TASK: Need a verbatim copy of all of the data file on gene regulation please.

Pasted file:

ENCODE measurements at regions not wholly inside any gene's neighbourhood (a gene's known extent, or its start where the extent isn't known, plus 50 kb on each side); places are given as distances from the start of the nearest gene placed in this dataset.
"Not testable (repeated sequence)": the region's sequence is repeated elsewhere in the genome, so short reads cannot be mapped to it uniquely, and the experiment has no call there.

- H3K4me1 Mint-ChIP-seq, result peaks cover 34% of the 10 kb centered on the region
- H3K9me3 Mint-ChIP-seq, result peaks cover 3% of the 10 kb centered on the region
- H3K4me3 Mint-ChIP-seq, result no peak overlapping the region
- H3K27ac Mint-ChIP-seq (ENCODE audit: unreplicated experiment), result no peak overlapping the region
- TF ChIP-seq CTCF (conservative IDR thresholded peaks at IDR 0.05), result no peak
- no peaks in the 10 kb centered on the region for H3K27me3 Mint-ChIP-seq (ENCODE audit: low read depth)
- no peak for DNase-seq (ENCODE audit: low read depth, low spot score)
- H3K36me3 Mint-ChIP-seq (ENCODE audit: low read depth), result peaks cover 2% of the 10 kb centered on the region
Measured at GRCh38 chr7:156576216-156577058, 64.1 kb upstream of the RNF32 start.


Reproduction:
ENCODE measurements at regions not wholly inside any gene's neighbourhood (a gene's known extent, or its start where the extent isn't known, plus 50 kb on each side); places are given as distances from the start of the nearest gene placed in this dataset.
"Not testable (repeated sequence)": the region's sequence is repeated elsewhere in the genome, so short reads cannot be mapped to it uniquely, and the experiment has no call there.

- H3K4me1 Mint-ChIP-seq, result peaks cover 34% of the 10 kb centered on the region
- H3K9me3 Mint-ChIP-seq, result peaks cover 3% of the 10 kb centered on the region
- H3K4me3 Mint-ChIP-seq, result no peak overlapping the region
- H3K27ac Mint-ChIP-seq (ENCODE audit: unreplicated experiment), result no peak overlapping the region
- TF ChIP-seq CTCF (conservative IDR thresholded peaks at IDR 0.05), result no peak
- no peaks in the 10 kb centered on the region for H3K27me3 Mint-ChIP-seq (ENCODE audit: low read depth)
- no peak for DNase-seq (ENCODE audit: low read depth, low spot score)
- H3K36me3 Mint-ChIP-seq (ENCODE audit: low read depth), result peaks cover 2% of the 10 kb centered on the region
Measured at GRCh38 chr7:156576216-156577058, 64.1 kb upstream of the RNF32 start.